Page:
Amateur market observers who have lately proclaimed that investment is the only important price supportive and/or defining component in gold, and that jewelry no longer matters, may welcome such buyers with open arms. Anything to avoid a fall to the 1980 high of $845 is now seen as practically vital. Equally vital, but less likely is the Fed's stance on rates. The perma-bull newsletter vendors who argued for rates going to zero and interest rate cuts persisting well into the year now have their inboxes full of demands for an explanation from subscribers who keep reading more and more news items about the imminent end of the aggressive accommodation campaign by the US central bank. More than that, there is also a rising number of analysts who predict a forceful mopping up campaign by the Fed, of all of this excess liquidity, the moment the economic engine turns over. Think it won't happen? Well, it happened in 1982, 1987, 1990, 1997, and 2001 - and successfully. It's the change in Fed's behavior that has eluded many a pundit. The 1982 example contains a gold price that fell 28% after the expected post liquidity injection inflation spike failed to materialize.
We leave you with a quote from our colleagues at CPM Group NY regarding this issue:
Financial market commentators, especially gold oriented ones, seem to have been slow to pick up on this change in how central banks approach financial crises, even though the central banks have been quite forthright about how this works ('throwing money out of helicopters' is one often quoted and grossly misunderstood attempt at humor on the part of a monetary authority to describe the process) and the fact that this has been the primary approach to financial crises since 1982, for a quarter of a century. Books have been written about how central banks can and do work during this period, yet many market observers still refer to a central bank management model from the 1970s or 1920s as the model of how they think central banks work.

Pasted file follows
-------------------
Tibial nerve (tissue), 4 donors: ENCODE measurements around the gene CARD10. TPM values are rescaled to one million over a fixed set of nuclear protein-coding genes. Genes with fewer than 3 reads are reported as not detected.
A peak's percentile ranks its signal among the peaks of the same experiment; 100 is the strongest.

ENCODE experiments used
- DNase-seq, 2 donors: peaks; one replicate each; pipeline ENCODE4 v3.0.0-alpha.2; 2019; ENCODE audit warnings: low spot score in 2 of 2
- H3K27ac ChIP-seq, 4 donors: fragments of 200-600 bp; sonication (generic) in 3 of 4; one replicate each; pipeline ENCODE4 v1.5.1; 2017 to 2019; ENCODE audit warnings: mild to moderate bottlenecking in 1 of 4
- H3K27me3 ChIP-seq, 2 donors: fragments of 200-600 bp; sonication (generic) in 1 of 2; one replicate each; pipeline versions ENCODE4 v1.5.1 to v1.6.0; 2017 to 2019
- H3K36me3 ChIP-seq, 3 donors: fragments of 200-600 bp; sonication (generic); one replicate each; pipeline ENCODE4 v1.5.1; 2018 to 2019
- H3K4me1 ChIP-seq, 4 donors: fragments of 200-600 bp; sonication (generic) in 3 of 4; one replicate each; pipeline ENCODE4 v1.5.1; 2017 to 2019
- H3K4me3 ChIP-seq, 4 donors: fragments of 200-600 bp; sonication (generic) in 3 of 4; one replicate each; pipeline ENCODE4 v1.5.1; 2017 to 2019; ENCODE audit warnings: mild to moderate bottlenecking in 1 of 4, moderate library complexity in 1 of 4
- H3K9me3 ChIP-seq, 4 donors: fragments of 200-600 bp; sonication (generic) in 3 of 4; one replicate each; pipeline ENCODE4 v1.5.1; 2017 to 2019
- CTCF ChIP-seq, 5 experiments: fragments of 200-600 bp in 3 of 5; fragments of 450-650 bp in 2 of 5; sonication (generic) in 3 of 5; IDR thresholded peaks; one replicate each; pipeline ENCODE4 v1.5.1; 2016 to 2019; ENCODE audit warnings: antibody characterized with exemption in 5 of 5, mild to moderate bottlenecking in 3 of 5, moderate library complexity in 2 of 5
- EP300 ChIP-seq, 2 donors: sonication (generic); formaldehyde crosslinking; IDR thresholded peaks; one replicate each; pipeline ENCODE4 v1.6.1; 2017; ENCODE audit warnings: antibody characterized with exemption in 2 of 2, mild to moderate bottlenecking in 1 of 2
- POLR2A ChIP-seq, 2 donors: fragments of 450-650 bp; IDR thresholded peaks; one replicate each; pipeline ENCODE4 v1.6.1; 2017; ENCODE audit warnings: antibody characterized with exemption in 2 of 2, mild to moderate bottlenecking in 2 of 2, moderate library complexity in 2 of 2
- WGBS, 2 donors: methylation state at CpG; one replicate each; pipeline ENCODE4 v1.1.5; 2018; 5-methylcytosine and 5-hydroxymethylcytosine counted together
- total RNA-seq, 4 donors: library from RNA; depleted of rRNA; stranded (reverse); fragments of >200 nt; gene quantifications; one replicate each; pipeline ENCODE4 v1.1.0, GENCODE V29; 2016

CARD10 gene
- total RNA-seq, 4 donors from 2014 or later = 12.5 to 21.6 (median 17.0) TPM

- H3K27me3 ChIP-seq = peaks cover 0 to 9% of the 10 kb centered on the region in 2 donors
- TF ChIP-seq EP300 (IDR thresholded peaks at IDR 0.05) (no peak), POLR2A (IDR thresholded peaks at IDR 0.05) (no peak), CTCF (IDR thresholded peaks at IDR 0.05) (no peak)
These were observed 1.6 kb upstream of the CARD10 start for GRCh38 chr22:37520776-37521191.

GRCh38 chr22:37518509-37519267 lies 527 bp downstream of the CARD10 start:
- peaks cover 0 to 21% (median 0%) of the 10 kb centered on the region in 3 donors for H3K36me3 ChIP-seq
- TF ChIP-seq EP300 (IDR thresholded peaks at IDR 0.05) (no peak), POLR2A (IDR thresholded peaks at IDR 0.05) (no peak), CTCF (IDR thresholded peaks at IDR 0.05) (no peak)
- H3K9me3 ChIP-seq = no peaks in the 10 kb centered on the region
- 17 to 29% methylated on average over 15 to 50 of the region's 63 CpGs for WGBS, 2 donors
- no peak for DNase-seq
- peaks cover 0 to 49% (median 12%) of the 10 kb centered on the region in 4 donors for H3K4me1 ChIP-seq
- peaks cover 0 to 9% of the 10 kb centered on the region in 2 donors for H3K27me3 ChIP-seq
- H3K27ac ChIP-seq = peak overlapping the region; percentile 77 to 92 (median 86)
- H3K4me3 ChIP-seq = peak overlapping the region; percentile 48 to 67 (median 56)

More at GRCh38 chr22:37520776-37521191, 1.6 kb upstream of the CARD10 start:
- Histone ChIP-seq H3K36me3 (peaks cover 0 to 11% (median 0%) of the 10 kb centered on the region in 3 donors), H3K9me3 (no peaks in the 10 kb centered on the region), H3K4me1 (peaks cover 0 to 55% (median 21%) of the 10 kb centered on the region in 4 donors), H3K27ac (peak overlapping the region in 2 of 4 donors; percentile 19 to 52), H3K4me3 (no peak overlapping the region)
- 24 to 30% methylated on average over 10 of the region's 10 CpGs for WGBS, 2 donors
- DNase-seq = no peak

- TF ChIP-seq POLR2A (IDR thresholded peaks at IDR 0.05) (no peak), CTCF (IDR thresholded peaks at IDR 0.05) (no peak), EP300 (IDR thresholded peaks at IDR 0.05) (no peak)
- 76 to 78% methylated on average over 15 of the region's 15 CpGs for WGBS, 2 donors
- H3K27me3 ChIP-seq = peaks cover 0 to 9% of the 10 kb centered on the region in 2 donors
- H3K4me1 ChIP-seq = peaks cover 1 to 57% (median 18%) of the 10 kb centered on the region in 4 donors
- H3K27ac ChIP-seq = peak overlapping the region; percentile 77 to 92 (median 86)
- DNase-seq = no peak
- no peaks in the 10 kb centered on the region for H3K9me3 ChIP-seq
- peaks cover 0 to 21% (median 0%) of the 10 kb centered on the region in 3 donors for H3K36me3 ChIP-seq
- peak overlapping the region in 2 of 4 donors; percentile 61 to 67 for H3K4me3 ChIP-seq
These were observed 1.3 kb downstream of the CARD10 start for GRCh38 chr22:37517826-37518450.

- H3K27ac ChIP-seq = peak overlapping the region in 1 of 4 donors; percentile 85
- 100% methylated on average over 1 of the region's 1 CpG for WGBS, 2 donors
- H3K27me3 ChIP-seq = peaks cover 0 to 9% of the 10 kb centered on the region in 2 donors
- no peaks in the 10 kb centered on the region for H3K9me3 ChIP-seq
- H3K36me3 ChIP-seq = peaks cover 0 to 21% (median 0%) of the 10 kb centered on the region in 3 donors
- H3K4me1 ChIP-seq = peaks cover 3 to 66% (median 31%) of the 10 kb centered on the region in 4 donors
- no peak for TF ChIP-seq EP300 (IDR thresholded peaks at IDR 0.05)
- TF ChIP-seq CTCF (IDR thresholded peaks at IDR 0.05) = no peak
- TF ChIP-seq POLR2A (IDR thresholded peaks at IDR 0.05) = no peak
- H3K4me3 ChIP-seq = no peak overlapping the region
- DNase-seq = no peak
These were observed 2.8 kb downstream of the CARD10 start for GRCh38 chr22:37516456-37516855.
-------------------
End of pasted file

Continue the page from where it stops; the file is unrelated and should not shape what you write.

On a final note, if you are interested in silver (and today's Mitsui news gives additional some reasons to be interested in it) and want to get the real picture of what is going on in that market, do yourself a favor and make a small investment into the CPM Group's 2008 Silver Yearbook, set to be released on the 29th of the month. Rather than trying to decide which particular silver pundit may be in possession of the correct set of facts regarding current market conditions, you now have the opportunity to go straight to the source that actually gathers and dissects data for a living and learn the hard numbers and actual trends in the metal. Kitco is a proud sponsor of this quality research and we believe you will benefit from delving into its contents. You will find the book available here: http://store.cpmgroup.com/